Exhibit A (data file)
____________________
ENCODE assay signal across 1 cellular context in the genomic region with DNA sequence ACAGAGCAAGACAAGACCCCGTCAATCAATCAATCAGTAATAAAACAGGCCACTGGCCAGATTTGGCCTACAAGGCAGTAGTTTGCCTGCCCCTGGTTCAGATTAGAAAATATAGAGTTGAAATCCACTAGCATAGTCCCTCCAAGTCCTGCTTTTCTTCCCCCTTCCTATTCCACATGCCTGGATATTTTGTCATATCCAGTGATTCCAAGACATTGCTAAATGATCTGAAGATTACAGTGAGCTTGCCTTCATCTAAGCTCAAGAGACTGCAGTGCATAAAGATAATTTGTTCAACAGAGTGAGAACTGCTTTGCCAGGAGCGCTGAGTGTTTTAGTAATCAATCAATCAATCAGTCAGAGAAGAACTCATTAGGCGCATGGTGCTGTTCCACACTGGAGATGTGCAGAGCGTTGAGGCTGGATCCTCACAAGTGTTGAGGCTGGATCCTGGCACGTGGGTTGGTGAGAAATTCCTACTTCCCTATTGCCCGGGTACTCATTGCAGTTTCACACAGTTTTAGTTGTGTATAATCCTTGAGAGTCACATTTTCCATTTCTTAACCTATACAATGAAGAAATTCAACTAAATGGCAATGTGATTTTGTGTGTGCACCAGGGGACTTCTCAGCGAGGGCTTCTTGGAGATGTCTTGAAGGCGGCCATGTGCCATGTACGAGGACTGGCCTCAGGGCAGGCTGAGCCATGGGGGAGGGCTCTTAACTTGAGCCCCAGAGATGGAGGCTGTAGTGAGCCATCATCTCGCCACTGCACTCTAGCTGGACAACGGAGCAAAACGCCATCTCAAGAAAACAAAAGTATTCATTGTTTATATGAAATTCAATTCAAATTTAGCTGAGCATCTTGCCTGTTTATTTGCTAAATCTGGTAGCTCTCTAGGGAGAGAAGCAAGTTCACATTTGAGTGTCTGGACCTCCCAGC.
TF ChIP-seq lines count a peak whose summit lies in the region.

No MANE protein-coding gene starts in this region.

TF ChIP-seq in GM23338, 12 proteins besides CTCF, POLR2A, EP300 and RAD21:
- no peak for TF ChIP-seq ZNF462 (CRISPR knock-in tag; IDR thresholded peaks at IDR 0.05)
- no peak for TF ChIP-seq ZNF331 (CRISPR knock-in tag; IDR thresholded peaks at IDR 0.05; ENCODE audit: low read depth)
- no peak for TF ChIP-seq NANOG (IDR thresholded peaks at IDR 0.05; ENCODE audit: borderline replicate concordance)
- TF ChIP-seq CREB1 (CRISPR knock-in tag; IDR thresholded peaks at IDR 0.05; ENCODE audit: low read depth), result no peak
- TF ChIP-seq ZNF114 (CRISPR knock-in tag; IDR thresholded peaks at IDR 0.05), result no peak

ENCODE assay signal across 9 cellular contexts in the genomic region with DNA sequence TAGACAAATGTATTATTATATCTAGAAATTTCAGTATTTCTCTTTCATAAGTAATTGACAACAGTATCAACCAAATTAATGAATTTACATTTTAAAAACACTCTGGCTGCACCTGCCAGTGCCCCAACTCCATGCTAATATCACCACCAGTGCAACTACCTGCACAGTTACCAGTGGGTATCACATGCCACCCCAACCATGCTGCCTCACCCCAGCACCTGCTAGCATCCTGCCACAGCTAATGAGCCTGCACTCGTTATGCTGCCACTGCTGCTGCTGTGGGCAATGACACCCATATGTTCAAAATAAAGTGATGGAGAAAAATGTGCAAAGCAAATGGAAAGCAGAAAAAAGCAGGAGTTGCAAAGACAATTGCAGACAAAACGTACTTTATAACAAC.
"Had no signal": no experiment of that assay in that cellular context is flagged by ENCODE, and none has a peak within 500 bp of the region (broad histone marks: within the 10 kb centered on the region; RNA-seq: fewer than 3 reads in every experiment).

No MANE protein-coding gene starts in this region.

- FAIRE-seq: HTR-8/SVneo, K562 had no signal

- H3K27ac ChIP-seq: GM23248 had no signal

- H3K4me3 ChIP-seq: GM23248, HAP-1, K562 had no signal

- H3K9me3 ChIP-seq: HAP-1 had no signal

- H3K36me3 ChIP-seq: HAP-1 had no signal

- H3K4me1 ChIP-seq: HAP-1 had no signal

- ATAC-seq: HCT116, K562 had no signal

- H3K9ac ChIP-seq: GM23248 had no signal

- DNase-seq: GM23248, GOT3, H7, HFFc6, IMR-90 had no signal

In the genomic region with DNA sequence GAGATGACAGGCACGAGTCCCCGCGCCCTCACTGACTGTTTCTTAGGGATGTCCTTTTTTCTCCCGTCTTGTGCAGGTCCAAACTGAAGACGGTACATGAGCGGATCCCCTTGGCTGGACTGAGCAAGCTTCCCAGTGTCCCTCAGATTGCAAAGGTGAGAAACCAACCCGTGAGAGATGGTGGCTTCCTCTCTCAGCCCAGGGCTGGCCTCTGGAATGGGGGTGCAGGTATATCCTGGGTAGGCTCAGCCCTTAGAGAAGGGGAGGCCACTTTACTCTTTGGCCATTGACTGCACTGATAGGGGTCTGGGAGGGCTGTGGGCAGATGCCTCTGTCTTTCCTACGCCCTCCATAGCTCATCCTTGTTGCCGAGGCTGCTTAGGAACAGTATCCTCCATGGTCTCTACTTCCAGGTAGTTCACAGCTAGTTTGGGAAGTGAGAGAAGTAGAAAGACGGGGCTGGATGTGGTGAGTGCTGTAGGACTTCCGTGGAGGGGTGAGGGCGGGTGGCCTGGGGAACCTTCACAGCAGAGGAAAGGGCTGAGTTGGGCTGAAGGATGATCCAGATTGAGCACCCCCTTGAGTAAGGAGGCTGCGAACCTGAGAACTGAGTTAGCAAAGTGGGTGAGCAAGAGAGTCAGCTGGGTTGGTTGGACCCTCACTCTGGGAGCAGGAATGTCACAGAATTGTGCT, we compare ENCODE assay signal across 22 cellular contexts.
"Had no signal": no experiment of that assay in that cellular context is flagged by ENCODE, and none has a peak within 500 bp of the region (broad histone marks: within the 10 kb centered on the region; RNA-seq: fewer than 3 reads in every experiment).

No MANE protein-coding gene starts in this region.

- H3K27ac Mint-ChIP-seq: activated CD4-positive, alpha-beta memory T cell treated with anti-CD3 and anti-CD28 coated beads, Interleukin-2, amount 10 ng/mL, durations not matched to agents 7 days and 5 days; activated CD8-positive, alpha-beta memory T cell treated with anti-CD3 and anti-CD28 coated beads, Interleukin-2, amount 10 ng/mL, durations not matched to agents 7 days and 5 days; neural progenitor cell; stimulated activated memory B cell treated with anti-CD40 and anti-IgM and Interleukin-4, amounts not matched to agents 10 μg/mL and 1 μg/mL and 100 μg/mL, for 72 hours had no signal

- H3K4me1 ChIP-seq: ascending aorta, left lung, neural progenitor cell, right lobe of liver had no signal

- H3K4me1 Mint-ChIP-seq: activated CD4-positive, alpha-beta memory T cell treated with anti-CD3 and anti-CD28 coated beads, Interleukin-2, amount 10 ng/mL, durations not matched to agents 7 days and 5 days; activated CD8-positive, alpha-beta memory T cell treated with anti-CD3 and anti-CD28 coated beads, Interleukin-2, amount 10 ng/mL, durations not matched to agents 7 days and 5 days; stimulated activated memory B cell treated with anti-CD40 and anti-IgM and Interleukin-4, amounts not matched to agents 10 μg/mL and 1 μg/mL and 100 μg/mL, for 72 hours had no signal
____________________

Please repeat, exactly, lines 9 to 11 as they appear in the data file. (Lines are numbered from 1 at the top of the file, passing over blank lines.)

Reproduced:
- TF ChIP-seq ZNF114 (CRISPR knock-in tag; IDR thresholded peaks at IDR 0.05), result no peak

ENCODE assay signal across 9 cellular contexts in the genomic region with DNA sequence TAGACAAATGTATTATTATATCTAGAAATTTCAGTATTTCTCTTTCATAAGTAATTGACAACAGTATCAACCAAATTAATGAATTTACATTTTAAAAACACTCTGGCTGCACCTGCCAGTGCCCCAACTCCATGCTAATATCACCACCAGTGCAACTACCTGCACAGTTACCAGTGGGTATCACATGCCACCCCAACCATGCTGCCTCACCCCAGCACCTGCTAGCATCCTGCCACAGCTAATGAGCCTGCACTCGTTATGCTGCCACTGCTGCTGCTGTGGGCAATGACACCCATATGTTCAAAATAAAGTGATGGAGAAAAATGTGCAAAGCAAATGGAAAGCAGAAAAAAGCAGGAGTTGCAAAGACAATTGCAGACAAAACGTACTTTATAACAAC.
"Had no signal": no experiment of that assay in that cellular context is flagged by ENCODE, and none has a peak within 500 bp of the region (broad histone marks: within the 10 kb centered on the region; RNA-seq: fewer than 3 reads in every experiment).